Having the music under the launch screen convey strongly thematic content was a great way to assert a musical identity for the game, and convey an inherent sense of mood and momentum. The music was also written in distinct modular sections, which allowed for the order of musical ideas to be juggled around. When moving forward into the character selection menu – the user interface music shifted its order, deleting some of the thematic passages, so that the music could focus more narrowly on orchestral content:

This is a simple example, but a great way to show how the same piece of music can accomplish different tasks depending upon what content is emphasized, and what content is omitted. The Splash Screen communicates identity and personality by virtue of the assertive choir passages and the liturgical influences. The character selection menu focuses on kinetic energy and a more modern swagger, with the guitar power chords and the string ostinatos.

While choir passages were deemphasized in character creation, they came back in-game during a narrative cutscene. This was a situation in which using only one modular element from a larger composition worked very well. In this narrative scene, the choir from the Splash Screen music was used completely by itself.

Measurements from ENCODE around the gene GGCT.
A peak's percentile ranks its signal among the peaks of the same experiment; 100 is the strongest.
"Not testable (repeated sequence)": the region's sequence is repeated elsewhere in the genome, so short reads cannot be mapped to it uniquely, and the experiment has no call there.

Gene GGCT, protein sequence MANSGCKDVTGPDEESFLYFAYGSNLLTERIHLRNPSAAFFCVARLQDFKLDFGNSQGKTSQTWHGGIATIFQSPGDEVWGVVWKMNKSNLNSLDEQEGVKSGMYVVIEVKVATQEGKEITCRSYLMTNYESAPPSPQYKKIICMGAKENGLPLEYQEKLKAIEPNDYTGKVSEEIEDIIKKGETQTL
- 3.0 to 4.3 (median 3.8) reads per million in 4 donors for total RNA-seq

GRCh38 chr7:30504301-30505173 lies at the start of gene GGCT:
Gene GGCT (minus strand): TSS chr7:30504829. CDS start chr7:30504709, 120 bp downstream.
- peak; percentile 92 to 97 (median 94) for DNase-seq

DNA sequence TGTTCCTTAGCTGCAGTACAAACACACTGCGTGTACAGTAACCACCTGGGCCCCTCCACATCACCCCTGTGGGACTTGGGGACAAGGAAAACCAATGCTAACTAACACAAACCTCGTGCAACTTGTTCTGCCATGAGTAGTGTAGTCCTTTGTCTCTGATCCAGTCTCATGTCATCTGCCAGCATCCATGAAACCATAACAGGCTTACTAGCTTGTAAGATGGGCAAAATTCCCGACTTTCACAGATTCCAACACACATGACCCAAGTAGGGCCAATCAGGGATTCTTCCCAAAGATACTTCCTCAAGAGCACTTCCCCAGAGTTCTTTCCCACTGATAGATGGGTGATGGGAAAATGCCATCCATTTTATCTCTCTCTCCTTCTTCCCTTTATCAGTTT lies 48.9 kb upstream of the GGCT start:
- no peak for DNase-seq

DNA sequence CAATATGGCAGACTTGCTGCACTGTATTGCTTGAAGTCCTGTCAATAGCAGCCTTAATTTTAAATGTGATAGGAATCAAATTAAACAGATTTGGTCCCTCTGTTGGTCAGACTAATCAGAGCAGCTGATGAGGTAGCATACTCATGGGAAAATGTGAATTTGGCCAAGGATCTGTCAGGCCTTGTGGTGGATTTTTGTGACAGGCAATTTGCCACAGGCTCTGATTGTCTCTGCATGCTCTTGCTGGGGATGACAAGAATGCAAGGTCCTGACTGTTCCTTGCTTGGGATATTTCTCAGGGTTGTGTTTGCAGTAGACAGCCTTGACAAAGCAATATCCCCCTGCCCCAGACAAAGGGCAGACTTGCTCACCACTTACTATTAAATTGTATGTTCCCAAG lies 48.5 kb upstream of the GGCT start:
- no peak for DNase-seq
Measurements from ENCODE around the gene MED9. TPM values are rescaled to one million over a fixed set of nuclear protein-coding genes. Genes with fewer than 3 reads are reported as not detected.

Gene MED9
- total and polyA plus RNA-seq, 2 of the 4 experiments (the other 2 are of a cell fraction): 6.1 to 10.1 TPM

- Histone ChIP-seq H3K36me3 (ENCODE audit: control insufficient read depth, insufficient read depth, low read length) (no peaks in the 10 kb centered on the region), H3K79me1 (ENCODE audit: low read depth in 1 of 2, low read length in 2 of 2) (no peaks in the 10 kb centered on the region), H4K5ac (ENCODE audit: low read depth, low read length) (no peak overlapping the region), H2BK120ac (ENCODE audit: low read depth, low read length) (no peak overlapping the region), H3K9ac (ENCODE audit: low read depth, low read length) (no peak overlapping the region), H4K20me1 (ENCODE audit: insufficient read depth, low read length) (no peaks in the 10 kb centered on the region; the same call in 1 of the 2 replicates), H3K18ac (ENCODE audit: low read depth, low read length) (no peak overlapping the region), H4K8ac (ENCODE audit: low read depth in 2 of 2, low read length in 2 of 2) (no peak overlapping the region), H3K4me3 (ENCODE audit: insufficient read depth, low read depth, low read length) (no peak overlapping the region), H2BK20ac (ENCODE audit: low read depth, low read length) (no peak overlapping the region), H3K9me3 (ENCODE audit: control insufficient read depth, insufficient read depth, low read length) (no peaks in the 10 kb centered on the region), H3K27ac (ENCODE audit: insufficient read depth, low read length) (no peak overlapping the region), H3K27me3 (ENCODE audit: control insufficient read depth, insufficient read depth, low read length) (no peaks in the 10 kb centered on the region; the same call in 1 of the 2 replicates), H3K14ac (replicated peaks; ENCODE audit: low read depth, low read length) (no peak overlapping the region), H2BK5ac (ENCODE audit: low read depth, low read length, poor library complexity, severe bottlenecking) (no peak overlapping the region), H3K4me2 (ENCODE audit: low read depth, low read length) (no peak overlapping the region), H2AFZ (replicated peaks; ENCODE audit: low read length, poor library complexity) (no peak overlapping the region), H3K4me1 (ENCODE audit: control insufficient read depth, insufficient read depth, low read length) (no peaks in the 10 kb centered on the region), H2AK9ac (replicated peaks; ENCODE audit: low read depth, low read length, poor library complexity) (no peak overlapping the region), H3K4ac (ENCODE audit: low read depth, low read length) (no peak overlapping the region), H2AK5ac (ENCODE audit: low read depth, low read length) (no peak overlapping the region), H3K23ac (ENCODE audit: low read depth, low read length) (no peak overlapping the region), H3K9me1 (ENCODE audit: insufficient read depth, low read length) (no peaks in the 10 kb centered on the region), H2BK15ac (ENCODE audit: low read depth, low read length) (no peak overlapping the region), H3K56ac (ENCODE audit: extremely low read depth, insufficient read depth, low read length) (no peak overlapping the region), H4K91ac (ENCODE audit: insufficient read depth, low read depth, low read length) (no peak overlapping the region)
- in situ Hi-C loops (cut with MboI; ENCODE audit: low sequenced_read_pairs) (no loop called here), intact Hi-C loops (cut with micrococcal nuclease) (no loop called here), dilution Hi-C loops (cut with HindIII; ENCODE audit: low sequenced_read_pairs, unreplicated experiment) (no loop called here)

Hearing that choir singing the Latin text of the Requiem Mass a capella conveyed a nicely spooky atmosphere while the player character interacted with the Grim Reaper. So let’s check that out:

A modular system like this one is all about transformations. Music is built up in complexity, broken down into simplicity, disassembled into components, mixed and matched to create new textures and musical ideas. A full mix will have a dramatically different emotional impact in comparison to the same music broken down into just a few structural elements. And those structural elements – an isolated melody line, a repeating pattern, a fragment of rhythm – those things feel dramatically different when removed from their original contexts and transplanted elsewhere in the game’s musical score.